Harlan says adopting principles of the Mediterranean diet can help to stave off cardiovascular disease, “and if you can improve your Mediterranean diet score by two points, you can reduce your all-cause mortality by 25 percent. And that’s all-cause, that’s not just the heart, and that’s irrespective of weight loss.”

Harlan’s work includes teaching medical students about how to discuss diet and nutrition with patients.

“Our medical students, we call them force multipliers because we teach our medical students, they teach the community and we’re making healthy medical students,” he says. “And we believe in the long run … that they’re better physicians and are able to counsel their patients on diet.”

For this seminar, the health professionals design a menu incorporating Mediterranean diet principles and cook the dishes themselves. Then, their dishes, and other students’ dishes, are enjoyed during a dinner together.

Already, the students have studied Mediterranean diet principles and have learned about fad diets and how to discuss them with patients.

“Our message with these is, your patient is going to eat better if they do a fad diet than they probably are now,” Harlan says “So you go on the Atkins diet and you’re probably going to stop (eating) Cheez-its and drinking 7-Up. You’re probably going to be more cognizant of your diet and you will lose some weight and almost certainly be healthier.”

“The problem is, most of them are not sustainable,” Harlan continues.The goal is, instead, to offer patients evidence-based alternatives that “meets them where they live.”

The student cooks begin with instruction in basic kitchen techniques — safety, how to chop an onion safely, the importance of measuring ingredients to keep calories and fats within limits. Then, they go to work for the next hour as Harlan walks the room, peppering students with compliments for their work.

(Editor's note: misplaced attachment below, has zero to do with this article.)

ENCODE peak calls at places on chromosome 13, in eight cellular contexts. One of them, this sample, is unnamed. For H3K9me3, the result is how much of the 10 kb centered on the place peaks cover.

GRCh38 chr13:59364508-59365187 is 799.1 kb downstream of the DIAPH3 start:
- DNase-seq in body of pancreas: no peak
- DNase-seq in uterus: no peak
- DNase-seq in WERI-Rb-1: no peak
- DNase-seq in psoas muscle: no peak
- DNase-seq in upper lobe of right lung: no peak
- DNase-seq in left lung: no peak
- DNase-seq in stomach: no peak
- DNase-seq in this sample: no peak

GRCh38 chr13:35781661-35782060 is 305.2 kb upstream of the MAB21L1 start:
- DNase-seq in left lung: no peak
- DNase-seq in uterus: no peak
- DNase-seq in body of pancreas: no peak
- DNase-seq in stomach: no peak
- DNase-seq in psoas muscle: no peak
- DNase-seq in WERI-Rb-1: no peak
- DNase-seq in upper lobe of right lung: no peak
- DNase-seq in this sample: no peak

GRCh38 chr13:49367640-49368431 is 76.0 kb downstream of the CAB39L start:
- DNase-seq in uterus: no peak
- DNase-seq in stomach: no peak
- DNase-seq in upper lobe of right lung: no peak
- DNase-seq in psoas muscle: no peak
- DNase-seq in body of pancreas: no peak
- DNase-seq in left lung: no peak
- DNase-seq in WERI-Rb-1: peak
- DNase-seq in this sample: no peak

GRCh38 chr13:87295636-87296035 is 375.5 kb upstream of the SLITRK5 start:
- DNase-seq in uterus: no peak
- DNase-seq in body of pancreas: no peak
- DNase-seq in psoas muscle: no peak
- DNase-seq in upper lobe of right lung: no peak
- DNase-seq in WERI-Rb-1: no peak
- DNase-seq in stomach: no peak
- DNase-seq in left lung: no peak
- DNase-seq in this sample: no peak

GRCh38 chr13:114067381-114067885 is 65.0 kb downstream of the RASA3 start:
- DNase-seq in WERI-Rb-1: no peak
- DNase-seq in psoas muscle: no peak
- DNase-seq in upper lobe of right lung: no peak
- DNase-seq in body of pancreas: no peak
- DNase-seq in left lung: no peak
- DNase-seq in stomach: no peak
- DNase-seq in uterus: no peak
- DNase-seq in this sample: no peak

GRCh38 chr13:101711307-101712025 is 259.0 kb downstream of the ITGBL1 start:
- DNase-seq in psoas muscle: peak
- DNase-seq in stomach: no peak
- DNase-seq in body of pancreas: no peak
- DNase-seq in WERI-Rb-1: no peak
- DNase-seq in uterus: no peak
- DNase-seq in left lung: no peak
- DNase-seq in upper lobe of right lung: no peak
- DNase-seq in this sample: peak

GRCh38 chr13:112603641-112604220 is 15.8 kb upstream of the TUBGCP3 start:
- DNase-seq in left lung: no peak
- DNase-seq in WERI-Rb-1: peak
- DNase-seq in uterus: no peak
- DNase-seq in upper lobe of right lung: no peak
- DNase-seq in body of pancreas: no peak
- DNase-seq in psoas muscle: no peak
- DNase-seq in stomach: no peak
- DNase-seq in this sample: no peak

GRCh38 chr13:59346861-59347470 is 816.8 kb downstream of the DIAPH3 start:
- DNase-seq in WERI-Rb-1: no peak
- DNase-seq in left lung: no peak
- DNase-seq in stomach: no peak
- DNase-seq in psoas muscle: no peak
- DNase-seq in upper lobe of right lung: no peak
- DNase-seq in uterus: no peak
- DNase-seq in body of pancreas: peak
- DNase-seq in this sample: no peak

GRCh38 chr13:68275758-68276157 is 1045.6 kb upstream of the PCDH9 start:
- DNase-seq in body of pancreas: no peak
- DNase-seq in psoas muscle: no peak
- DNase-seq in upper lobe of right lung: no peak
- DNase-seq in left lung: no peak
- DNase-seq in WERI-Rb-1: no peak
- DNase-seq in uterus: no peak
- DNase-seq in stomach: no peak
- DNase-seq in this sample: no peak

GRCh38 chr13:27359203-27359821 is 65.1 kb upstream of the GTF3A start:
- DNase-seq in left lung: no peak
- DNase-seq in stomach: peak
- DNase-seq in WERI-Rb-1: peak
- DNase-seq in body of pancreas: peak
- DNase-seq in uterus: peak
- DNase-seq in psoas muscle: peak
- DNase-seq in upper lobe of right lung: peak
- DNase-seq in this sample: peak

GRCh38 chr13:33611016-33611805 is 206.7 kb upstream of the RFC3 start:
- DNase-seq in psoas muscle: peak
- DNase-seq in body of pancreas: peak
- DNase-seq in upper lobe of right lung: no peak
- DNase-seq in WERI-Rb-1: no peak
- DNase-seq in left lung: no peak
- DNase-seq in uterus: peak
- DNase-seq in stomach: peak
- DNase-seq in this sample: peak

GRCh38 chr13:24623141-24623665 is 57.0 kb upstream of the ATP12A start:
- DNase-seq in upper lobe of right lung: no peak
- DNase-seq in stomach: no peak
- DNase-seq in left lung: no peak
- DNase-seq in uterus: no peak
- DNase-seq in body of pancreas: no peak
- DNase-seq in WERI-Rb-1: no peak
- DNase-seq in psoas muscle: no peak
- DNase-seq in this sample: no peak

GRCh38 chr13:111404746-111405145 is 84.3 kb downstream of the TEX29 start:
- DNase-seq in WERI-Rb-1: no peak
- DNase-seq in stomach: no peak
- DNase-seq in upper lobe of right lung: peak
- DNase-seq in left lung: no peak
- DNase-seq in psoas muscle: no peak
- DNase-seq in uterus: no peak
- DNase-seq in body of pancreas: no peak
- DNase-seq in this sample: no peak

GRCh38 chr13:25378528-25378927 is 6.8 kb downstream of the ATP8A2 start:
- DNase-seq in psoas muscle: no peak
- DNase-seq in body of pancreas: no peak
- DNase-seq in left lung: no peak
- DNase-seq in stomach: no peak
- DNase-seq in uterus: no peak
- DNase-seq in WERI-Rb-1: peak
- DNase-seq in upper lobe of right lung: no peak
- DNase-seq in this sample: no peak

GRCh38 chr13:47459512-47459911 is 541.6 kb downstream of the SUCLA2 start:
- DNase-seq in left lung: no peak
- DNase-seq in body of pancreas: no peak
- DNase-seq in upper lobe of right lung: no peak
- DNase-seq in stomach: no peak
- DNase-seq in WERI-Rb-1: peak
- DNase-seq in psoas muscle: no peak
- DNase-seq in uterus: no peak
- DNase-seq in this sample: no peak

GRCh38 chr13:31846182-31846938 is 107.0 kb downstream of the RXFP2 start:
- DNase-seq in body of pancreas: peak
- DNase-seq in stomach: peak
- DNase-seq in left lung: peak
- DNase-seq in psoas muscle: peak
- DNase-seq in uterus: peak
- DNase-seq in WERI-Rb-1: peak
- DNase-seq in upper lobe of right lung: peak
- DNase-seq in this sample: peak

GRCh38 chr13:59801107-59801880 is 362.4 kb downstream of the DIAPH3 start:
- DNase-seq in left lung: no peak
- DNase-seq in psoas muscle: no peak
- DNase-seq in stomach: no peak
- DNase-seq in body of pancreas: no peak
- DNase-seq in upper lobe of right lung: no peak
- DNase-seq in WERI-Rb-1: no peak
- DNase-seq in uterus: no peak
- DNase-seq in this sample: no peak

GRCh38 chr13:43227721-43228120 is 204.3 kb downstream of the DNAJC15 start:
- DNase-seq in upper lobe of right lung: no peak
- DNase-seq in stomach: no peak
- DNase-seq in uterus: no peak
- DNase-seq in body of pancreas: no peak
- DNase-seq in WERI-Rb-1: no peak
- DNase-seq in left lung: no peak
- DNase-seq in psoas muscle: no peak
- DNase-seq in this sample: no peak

Anna Testa, a public health nurse from Salt Lake City, says one of her takeaways is the importance of measuring oils. “ ‘Oh, it’s olive oil. It’s good for you,’” she says. “But not when you’re sprinkling it like mother did.”

Dr. Andrew Vaughan, a cardiologist from Charleston, West Virginia, says his goal is learning how to educate patients about what they cook and what they eat to help reduce their risk of heart disease and stroke and high blood pressure

Dr. Mary Dickson, an occupational medicine physician from Monument, Colorado, says nutrition is “so much a part of people getting better.” Dickson says that, in her own practice, she works with truck drivers who struggle with hypertension, sleep apnea and often-limited food choices on the road.

Saundra Jain, a psychotherapist from Austin, Texas, says that “there are very solid data that food choices are connected to health, and not just physical health but mental health. So this is interesting.”

Nick Wilkins, a clinical pharmacist from Charlotte, North Carolina, says he sees a lot of diabetes among his patients, and that diet is key to managing the condition. In fact, he says, “we see people actually get off their medication when they change the way they eat.”

At dinner, the students present their dishes, offering a rundown of nutritional values and techniques they’ve used — roasting to kick start the taste of umami, using spices and herbs instead of salt — to improve their dishes while pumping up the dishes’ flavor.

There’s a chicken stew. A pasta dish with roasted tomatoes and Parmesan cheese. Moroccan chicken with roasted asparagus and basmati rice with peas. Even chicken masala, featuring chickpeas.

The memory of the meal will be good, but the information the professionals take with them can help to improve the health of their patients.

It’s not about dieting, Harlan says. “If I can just get you to change the quality of the calories you’re eating, you can improve your health really dramatically and with not a lot of work.”

Read more from John Przybys at reviewjournal.com. Contact him at jprzybys@reviewjournal.com and follow @JJPrzybys on Twitter.